Philae obelisk

Coordinates: 50°48′35″N 2°01′58″W / 50.80972°N 2.03278°W / 50.80972; -2.03278
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The Philae obelisk with Kingston Lacy in the background
Portrait of William John Bankes by George Sandars, 1812.

The Philae obelisk is one of a pair of twin obelisks erected at Philae in Upper Egypt in the second century BC. It was discovered by William John Bankes in 1815, who had it brought to Kingston Lacy in Dorset, England, where it still stands today. The Greek and Egyptian hieroglyphic inscriptions on the obelisk played a role in the decipherment of ancient Egyptian hieroglyphs.


The obelisk was originally one of a pair that stood at the east pylon of the temple of Isis at Philae.[1] The other obelisk of the pair was broken into pieces in antiquity. The surviving obelisk consists of a long shaft, topped by a pyramidion and a rectangular base. The bottom of the shaft is a modern restoration. Including the modern base, it stands roughly seven metres tall.[2] There are two inscriptions: a hieroglyphic text on the shaft and a Greek text on the base. An additional painted Greek text on the base was observed in 1815, but has now been lost due to weathering.[1] The inscriptions are published in the Corpus of Ptolemaic Inscriptions as number 424.[3][4]

The inscriptions record a petition by the Egyptian priests at Philae and the favourable response by Ptolemy VIII Euergetes and queens Cleopatra II and Cleopatra III, who reigned together from 144-132 BC and again from 126-116 BC. The priests sought financial aid to help them deal with the large numbers of pilgrims visiting their sanctuary and the king and queens granted the sanctuary a tax exemption.[1] The inscriptions deal with the same subject matter, but they are not a direct translation of one another.[1]


Bankes noticed the obelisk in 1815, while travelling in Egypt and believed that the bilingual inscription would help with the decipherment of Egyptian hieroglyphs. He accordingly acquired the obelisk and a single, large broken piece of its twin found at Philae and had them transported to his estate at Kingston Lacy in Dorset, England. The operation was carried out by the adventurer Giovanni Belzoni.[5] The obelisk arrived in London in December 1821, making it the first Egyptian obelisk to be brought to the United Kingdom.[6]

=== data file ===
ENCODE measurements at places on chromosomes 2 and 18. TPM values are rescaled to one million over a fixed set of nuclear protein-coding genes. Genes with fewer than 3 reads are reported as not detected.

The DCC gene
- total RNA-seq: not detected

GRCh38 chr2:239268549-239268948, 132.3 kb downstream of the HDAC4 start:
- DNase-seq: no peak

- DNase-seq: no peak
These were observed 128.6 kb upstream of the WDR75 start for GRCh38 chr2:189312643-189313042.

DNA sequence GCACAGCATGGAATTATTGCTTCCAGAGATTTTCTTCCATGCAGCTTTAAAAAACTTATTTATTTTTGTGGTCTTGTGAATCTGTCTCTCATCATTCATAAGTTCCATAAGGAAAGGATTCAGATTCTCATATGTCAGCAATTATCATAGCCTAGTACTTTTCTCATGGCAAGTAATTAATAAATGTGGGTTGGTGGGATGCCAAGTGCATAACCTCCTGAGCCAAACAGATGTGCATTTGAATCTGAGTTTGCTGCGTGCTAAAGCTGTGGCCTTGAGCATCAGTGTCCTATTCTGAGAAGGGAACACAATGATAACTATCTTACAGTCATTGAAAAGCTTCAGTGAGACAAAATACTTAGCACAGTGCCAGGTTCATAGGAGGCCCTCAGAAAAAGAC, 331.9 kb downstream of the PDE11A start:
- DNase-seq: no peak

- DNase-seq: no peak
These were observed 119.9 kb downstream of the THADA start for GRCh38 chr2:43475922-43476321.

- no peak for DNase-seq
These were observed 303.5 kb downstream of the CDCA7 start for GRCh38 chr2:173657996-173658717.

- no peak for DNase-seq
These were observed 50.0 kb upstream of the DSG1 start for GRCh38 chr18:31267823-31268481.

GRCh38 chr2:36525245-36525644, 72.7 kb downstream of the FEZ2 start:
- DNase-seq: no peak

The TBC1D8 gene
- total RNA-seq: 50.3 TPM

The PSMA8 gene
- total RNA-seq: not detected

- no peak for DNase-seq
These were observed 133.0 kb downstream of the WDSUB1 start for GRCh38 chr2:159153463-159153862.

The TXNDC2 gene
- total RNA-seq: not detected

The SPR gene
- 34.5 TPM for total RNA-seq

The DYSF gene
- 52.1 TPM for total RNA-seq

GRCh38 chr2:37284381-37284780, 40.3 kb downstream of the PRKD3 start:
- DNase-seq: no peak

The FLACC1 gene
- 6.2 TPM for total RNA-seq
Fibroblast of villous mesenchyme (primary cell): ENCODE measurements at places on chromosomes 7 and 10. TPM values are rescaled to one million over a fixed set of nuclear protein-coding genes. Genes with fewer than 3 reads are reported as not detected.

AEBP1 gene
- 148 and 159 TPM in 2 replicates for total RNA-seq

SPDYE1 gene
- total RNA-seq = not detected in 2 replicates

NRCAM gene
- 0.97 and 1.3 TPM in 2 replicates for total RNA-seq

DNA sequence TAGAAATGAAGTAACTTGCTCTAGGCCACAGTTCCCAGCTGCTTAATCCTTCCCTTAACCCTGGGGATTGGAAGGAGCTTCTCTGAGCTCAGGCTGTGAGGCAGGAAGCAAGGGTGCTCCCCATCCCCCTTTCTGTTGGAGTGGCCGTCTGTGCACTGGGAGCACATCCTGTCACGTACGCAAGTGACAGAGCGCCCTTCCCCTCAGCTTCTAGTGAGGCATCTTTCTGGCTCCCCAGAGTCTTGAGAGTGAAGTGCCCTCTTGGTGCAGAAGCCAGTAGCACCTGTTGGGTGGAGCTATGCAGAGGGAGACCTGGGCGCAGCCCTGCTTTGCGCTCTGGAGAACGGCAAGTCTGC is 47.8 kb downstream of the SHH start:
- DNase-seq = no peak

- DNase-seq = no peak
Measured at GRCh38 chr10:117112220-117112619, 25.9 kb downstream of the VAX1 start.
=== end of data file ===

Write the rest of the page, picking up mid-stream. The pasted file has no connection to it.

Arthur Wellesley provided a gun carriage which transported the obelisk to Kingston Lacy in Dorset in 1829 and George IV provided Libyan granite which was used to repair the base of the obelisk's shaft. The obelisk was set up as a central feature of the gardens in 1830; nineteen horses were required to raise it into position.[6] The broken piece of the twin was set into the lawn nearby as a romantic ruin.

The obelisk was bequeathed to the National Trust along with the house and estate in 1981.[7] The obelisk is a Grade II* listed building.[8]

Decipherment of hieroglyphs[edit]

Discussing the obelisk's role in the decipherment of hieroglyphs, C.W. Ceram characterised the obelisk as "in effect a second Rosetta Stone."[9] Several lithographs of the obelisk and its inscriptions were produced by George Scharf while it was in London.[6] Bankes distributed these lithographs to various contemporaries interested in deciphering hieroglyphs. In his studies of the Rosetta Stone, the scholar Thomas Young had already realised that the cartouches contained the names of the Pharaohs and he had identified the name 'Ptolemy'. In a marginal note on some of the lithographs, Bankes proposed to identify the name 'Cleopatra' in cartouches on this inscription. However, further progress was stymied by the fact that the Greek and Egyptian texts were not close parallels of one another and by Bankes and Young's incorrect belief that Egyptian hieroglyphs were logographic.[10]

In France, Jean-François Champollion was also working on the decipherment of hieroglyphs. Based on his earlier work on demotic, he had constructed a hypothetical hieroglyphic text for the name 'Cleopatra'. Jean-Antoine Letronne sent him a copy of the lithograph of the Philae obelisk, which confirmed that his reconstruction was correct and he announced the decipherment of hieroglyphs in the Lettre à M. Dacier in 1822.[11] Bankes, Young, and their circle responded to this announcement with great hostility, claiming that Champollion had not given them proper credit for the discovery.[12][13] The obelisk was subsequently investigated by Karl Richard Lepsius, who published its text in 1839. Further autopsy was carried out by Ulrich Wilcken in 1887, who reported that the painted Greek inscription was no longer visible by this time. Subsequent publications on the obelisk and its text have all been based on the reports of these nineteenth century observers.[14]